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Today's News

  • Hidden history: Sawyer's Road meets N.M. 4

    N.M. 4 is a picturesque journey through pine forests, high desert mesas and quaint mountain towns.  From the junction of Highway 501, N.M. 4 gently ascends the slopes above Water Canyon before winding gently into the Jemez Mountains. This highway travels effortlessly through the forests to many popular outdoor destinations and is even used as an alternative route to Albuquerque. However, this popular scenic byway began as a dusty wagon trail carved out of the rocks with picks by local settlers nearly 100 years ago.  

    Historical Origins  

  • Don't let courts redistrict

    State legislators assume they’ll be back at the  Roundhouse in a couple of months for a special session devoted to redistricting New Mexico’s three U.S. House seats, along with the five seats that comprise the Public Regulation Commission and, of course, the legislature itself.
    Their target date for this late-summer conclave is Sept. 12, after Labor Day when the tourist season has waned, and hotels, motels and other accommodations will be available during their Santa Fe sojourn.
    This will be Gov. Susana Martinez’s first special session, and it is she who will set the date for the legislature to convene.
    Nor has she indicated whether that mid-September date suits her fancy.

  • Blackened land and red ink

    Clearing out old magazines last week, I came across a National Geographic (May 2010) story summarizing simply and graphically how, exactly, the 230-square-mile blast zone around Mount St. Helens is recovering.
    If life can return on this most damaged of lands, it’s encouraging for us.
    Ecologists expected most growth to begin on the margins.
    Instead, it’s recovering from the inside out. Surviving pocket gophers pushed soil to the surface, where wind-blown seeds landed and took root; perennials poked through the ash, shrubs resprouted.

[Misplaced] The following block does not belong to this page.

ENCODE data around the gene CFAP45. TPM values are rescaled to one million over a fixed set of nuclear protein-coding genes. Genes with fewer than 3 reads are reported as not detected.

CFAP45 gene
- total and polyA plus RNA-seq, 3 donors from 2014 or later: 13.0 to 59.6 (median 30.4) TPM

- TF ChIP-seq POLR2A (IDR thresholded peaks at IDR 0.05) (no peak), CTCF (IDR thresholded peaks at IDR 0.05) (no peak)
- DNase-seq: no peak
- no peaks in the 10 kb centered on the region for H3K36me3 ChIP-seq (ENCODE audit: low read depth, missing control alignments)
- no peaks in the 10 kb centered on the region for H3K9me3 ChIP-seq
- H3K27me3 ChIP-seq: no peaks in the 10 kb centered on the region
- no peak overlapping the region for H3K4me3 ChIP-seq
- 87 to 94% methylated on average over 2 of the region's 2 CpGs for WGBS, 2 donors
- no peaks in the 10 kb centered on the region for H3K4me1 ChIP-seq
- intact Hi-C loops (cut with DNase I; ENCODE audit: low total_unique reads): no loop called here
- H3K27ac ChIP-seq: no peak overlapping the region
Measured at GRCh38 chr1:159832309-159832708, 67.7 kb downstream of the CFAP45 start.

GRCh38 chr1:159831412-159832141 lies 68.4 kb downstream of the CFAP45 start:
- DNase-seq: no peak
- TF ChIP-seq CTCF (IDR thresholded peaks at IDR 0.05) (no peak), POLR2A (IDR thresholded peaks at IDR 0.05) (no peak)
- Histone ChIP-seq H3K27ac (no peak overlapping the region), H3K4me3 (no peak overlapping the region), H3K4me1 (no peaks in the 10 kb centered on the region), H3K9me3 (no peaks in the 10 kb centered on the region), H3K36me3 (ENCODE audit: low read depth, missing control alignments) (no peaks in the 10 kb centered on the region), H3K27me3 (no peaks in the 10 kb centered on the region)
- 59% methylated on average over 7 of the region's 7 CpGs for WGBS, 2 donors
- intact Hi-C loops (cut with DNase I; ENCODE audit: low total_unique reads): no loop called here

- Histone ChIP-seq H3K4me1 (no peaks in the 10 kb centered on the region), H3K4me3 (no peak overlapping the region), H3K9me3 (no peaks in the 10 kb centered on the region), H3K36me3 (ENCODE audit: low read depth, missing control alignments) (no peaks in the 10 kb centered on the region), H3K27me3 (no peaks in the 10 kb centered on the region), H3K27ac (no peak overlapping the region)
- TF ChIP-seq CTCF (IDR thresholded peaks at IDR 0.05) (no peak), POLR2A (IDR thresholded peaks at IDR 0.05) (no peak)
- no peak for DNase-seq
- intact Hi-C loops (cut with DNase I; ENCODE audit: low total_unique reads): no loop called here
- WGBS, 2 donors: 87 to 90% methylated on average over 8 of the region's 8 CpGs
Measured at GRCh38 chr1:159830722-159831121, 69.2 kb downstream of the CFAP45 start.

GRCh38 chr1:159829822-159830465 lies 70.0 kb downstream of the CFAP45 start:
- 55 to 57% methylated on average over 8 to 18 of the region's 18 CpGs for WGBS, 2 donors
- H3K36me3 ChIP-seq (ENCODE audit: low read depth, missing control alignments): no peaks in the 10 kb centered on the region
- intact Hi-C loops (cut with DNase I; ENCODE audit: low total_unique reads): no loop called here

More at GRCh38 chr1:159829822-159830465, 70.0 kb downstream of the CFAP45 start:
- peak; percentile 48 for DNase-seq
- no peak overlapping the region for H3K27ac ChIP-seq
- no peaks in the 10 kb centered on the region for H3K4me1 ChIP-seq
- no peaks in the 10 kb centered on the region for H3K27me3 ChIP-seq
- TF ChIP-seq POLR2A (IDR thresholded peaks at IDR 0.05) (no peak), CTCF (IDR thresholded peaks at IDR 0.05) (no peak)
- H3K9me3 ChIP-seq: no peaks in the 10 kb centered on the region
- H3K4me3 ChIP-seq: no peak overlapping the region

Other burrowing creatures, like toads and mice, emerged. As new plants appeared, insects returned; elk hooves broke up the crust and mixed ash and soil. It will take 50 years for a forest to reappear.

  • Community announcements 07-14-11

    Basketball camp
    Coach Justin Black will run a basketball skills camp for grades 3-8 July 18 through July 21. The event will be held at Chamisa Elementary with a high school option available. The camp will run in the afternoons and varies depending upon age. Black has 13 years of basketball coaching experience ranging from junior high through high school levels. The cost is $45.
    For more information email Black at j.black@laschools.net or call 505-716-1149

    Drivers needed
    Los Alamos Lions Club provides important services to the community. One important activity is the HELP program, which  provides free transportation for medical treatment and appointments outside the county.  

  • Uncle Lucius brings Southern-style rock to LA

    The Los Alamos County Summer Concert Series, starring the Texas Southern rock band Uncle Lucius, moves to Los Alamos National Bank Friday.
    Their lead singer, Kevin Galloway left his banking job in East Texas in 2002, moved to Austin and two years later had one of Austin’s top rock bands.
    “What do you think, LANB staff, shall I book you some gigs? Steve Wells on lead guitar? Bill Enloe as a country singer? I can picture that,” said Los Alamos County Summer Concert Series Promoter Russ Gordon.